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Capital Briefs: Nov. 5-9

BLUNT TALK ON CONGRESS: With polls showing overwhelming voter disapproval of the Democratic-controlled Congress across the nation, House Republican Whip Roy Blunt (Mo.) told Human Events last week that this Congress under Democratic leadership has cast more than 1,000 votes so far and really has little to show for it. According to Blunt, “107 bills have been signed into law, 47 of them have named post offices, courthouses or roads, 44 were non-controversial measures sponsored by Republicans or passed with overwhelming Republican support, and 14 bills extended pre-existing public laws or laws passed when Republicans were in the majority.” The two bills of substance so far, in Blunt’s view, “were the war supplemental in May and the Protect America Act (updating the Foreign Intelligence Surveillance Act) in August.”  
 
LAW OF THE SEA TREATY SINKING: Signs were growing last week that Senate ratification of the extremely controversial Law of the Sea Treaty (LOST), which could well lead to an international tax overseen by the United Nations, is not going to happen, even though the White House is pushing for it. With strong anti-LOST statements put out by Senate Republican Leader Mitch McConnell (Ky.) and Republican Whip Trent Lott (Miss.) and all of the GOP presidential hopefuls calling for rejection of the treaty (including Arizona Sen. John McCain, who has reversed an early pro-LOST stance), the chances have dramatically increased that opponents of the administration-backed treaty will soon have commitments from the 34 senators needed to deny the two-thirds of the Senate needed for ratification. As for the White House endorsement of the treaty, Paul Weyrich of the conservative Free Congress Foundation told Human Events last week that when he brought up the treaty at the White House earlier in the year, “the President was entirely surprised to learn that the administration was supporting ratification and asked the staffers who were present to ‘look into this.’”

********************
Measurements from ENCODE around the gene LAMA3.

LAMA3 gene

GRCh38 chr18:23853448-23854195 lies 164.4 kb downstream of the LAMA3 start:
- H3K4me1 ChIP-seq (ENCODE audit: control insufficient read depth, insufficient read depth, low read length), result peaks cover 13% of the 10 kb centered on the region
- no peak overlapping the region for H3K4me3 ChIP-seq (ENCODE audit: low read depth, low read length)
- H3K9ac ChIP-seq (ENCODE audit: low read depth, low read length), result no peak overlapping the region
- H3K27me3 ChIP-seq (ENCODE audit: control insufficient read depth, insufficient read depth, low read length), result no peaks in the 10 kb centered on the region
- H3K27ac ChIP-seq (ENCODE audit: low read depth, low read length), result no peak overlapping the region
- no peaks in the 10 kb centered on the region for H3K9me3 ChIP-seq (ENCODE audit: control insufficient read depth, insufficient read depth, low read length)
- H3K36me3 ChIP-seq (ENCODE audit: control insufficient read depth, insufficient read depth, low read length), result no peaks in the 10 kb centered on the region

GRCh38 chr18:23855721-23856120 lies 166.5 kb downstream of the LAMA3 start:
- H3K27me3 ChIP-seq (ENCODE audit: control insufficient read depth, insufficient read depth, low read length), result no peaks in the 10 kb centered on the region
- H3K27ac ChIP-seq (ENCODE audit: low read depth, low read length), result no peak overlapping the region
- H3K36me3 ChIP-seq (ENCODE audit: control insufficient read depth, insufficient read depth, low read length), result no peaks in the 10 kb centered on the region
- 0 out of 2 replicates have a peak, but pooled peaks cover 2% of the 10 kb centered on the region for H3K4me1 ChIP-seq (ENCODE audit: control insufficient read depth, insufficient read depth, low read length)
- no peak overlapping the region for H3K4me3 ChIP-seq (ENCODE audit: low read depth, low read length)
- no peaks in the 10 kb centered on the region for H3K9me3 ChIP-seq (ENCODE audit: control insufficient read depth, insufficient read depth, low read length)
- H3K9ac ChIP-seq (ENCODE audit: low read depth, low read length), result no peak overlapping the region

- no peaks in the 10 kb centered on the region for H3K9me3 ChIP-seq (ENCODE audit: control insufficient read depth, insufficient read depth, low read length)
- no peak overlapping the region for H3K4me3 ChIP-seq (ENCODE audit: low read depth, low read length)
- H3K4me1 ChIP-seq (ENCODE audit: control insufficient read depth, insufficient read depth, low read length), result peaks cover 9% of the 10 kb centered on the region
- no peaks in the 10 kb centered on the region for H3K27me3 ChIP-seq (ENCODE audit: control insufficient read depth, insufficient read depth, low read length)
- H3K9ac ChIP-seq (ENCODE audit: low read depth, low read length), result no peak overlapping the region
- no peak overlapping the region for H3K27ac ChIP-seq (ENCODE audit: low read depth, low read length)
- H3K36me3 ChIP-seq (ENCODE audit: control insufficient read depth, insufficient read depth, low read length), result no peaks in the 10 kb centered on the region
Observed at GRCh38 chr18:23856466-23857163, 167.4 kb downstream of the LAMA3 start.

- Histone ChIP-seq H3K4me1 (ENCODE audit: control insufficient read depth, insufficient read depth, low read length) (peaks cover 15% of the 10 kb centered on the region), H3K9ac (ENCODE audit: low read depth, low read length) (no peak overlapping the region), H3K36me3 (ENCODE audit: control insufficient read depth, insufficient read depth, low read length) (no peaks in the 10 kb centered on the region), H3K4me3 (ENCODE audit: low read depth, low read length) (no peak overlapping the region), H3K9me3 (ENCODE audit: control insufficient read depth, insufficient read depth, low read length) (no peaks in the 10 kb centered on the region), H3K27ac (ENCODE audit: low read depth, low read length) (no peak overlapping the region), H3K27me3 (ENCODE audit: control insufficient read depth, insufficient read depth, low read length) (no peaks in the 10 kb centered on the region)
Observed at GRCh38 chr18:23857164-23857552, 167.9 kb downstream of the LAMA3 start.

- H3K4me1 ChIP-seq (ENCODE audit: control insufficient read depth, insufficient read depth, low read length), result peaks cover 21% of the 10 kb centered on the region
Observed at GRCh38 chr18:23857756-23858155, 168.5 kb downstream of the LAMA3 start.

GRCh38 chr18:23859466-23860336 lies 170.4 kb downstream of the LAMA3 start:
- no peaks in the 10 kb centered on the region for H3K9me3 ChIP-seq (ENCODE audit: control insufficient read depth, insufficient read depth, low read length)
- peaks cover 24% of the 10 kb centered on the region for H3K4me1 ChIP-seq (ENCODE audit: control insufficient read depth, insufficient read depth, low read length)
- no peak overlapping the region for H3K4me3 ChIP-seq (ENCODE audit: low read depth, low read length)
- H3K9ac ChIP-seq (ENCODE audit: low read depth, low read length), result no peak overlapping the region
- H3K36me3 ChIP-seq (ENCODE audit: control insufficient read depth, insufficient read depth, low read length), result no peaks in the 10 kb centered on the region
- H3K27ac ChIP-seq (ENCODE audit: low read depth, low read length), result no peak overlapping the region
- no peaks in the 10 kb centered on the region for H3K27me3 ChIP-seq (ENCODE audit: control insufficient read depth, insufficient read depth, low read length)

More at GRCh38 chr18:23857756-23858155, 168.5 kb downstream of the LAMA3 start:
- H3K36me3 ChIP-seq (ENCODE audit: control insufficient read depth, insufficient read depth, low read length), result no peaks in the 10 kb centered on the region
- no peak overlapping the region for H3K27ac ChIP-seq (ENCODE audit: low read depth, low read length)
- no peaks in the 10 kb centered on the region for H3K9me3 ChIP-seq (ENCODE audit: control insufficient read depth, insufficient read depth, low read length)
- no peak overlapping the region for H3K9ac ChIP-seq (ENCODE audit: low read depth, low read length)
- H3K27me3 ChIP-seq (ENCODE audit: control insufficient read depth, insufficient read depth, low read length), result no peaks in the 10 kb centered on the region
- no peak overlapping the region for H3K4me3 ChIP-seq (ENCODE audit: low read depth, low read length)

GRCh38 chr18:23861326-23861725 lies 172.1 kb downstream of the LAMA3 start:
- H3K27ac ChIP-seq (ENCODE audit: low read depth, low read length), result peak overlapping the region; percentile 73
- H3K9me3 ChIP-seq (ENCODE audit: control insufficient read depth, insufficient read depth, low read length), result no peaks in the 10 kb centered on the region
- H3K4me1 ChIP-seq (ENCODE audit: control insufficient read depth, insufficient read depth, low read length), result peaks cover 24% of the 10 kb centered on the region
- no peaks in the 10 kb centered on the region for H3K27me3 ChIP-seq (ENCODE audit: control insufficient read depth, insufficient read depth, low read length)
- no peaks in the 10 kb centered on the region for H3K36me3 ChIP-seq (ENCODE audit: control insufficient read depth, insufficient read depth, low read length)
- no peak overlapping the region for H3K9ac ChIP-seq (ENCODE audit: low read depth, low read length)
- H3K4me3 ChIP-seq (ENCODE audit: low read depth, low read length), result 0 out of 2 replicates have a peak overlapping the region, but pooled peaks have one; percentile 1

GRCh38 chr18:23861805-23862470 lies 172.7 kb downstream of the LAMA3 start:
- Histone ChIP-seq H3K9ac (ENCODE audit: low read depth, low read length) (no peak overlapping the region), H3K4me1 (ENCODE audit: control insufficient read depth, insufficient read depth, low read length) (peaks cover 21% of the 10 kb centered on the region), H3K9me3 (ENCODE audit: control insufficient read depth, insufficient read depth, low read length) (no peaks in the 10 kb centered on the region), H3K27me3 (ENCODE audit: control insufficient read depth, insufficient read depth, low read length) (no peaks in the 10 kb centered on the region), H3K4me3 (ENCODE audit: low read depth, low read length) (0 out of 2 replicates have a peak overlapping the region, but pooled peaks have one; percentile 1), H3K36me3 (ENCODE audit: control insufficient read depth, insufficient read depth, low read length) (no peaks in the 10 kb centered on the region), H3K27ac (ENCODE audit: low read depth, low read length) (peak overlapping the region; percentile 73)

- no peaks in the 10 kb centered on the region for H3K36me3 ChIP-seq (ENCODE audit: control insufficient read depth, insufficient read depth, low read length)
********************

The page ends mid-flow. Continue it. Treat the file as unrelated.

WHITE HOUSE MUM ON CALIFORNIA ELECTORAL VOTE CHANGE: With polls showing California voters favoring a move to change the way their state’s electoral votes are distributed from winner-take-all statewide to winner-take-all by congressional district (see October 29 Human Events), the White House is not taking any stand on the proposal, which would have given George W. Bush 22 electoral votes from the Golden State in 2000 rather than none. At a White House briefing last week, Human Events Political Editor John Gizzi asked Press Secretary Dana Perino about the current movement in California, which is backed by such major Bush fund-raisers as hotelier Duane Roberts. “Well, it’s the first I’ve heard of it,” replied Perino. “Read my column,” Gizzi said. As laughter filled the briefing room, Perino quipped: “Great advertisement.” She went on to say, “I don’t know what the President’s position is on it.” The proposal seems to be moving swiftly ahead. At this point, a committee has been formed to collect the 433,000 signatures that need to be certified by the California secretary of state in order to place the electoral vote reform proposal on the June 2008 statewide ballot. Maine and Nebraska already apportion electoral votes through winner-take-all by congressional district rather than winner-take-all by state.

HOUSE GOP RETIREES HIT 14: With Colorado Rep. Tom Tancredo last week becoming the 14th Republican House member to say he is not running next year (See “Politics,” page 20.), speculation is rampant on Capitol Hill about who will be the next GOP lawmaker to call it quits. In recent weeks, Human Events has heard speculation focusing on 10-term Rep. Jim McCrery (R.-La.), the ranking GOP member of the House Ways and Means Committee, who reportedly wants to spend more time with his family in Louisiana. Already, talk has been heard in the House Republican Conference about who would take over from McCrery as their top lawmaker on the powerful